Richard Prince has been in the headlines lately after being accused, once again, of stealing other peoples’ work and selling it as his own.
Prince’s latest controversial “art” is basically a series of screenshots of various Instagram photos, along with the uploader’s name and some of the comments. In order for the work to be considered his own, Prince added a comment to the original photo – and voila! The magic of appropriation in its most embarrassing moment.
The so-called ‘face’ of the story has been blue-haired Doe Deere, but while she has stated she will not “go after him”, another party involved in this disgraceful incident has decided to take action, and in the most appropriate way.
One of the ripped-off photos belongs to SuicideGirls, and its founder Missy announced yesterday that they’re fighting back by selling prints of Prince’s appropriated work for just 0.1% of his selling price.
I guess you could call it re-appropriation.
Following the influx of questions, Missy shared her thoughts about Prince capturing and selling a series of SuicideGirls Instagram posts:
“My first thought was I don’t know anyone who can spend $90,000 on anything other than a house. Maybe I know a few people who can spend it on a car. As to the copyright issue? If I had a nickel for every time someone used our images without our permission in a commercial endeavour I’d be able to spend $90,000 on art. I was once really annoyed by Forever 21 selling shirts with our slightly altered images on them, but an Artist?
Richard Prince is an artist and he found the images we and our girls publish on instagram as representative of something worth commenting on, part of the zeitgeist, I guess? Thanks Richard!
I’m just bummed that his art is out of reach for people like me and the people portrayed in the art he is selling”.
Offering a solution to the problem, Missy announced that SuicideGirls will sell “the exact same prints people paid $90,000 for $90 each”. “Beautiful Art, 99.9% off the original price”, she added, and I absolutely love this idea!
To make things even better, SuicideGirls will be donating the profits to the Electronic Frontier Foundation, a non-profit organization with the promising slogan “defending your rights in the digital world”.
Obviously SuicideGirls can’t sell the ‘exact’ prints as they would be violating Prince’s copyright, so they did what he did and added a comment of their own. Each of SuicideGirls’ posts turned Richard Prince “art” turned SuicideGirls art has the comment “true art” added under Prince’s own comment.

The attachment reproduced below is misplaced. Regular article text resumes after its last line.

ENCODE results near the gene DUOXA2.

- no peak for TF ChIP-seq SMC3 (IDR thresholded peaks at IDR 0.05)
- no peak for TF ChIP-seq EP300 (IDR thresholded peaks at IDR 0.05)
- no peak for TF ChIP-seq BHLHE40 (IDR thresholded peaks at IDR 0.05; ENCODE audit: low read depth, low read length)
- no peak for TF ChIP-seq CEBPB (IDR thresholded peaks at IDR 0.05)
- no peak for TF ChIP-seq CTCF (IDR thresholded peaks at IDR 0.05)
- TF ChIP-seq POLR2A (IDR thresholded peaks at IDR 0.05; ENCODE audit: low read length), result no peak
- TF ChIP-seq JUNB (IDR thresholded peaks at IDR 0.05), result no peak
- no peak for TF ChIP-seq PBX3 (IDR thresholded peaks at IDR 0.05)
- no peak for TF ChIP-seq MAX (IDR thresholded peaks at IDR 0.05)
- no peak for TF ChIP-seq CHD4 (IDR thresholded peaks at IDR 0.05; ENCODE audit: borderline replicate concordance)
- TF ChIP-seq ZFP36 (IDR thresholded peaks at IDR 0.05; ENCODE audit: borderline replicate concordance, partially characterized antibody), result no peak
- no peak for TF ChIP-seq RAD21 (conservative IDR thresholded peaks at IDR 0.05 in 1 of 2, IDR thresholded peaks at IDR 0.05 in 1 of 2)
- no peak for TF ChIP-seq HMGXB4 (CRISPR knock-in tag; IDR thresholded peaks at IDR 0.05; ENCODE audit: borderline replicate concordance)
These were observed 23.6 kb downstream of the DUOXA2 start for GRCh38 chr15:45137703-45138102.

Prince received plenty of criticism not only for the lazy work he’s done, but also for the fact that he did not receive permission from the people whose photos he used nor did he inform them of him doing so.
This raises the question whether SuicideGirls in turn approached Prince for his permission, to which Missy brilliantly replied “we have the same permission from him that he had from us. ;)”.
While I understand Doe Deere’s decision not to take action against Prince, she had the opportunity to try and make a change with her one million social media fans and followers and the media’s attention that was directed her way.
Hopefully SuicideGirls, with a social media following ten million strong, will be able to get the ball rolling on this matter.
So far Prince does not seem fazed by the criticism, but I eagerly await his response to this latest move.
Am I bothered by idiots & morons? Naw. Reading the only copy of Ted Kaczynski's auto-biography. Just 1 copy. Now there's a crackpot.
— Richard Prince (@RichardPrince4) May 23, 2015
Like I said, I’m a big fan of SG’s re-appropriation, but I’d like to see someone take Richard Prince to court over his “New Portraits” series.
Should that fail, perhaps the next step should be to appropriate the rest of Prince’s work.
UPDATE: Richard Prince has tweeted a response to Missy Suicide’s $90 prints:
Much better idea. I started off selling my "family" tweets for $18 at Karma not to long ago. Missy Suicide is smart. pic.twitter.com/3OfjgNBq4a
— Richard Prince (@RichardPrince4) May 28, 2015
[via New York Times | h/t: Tiffany Mueller]
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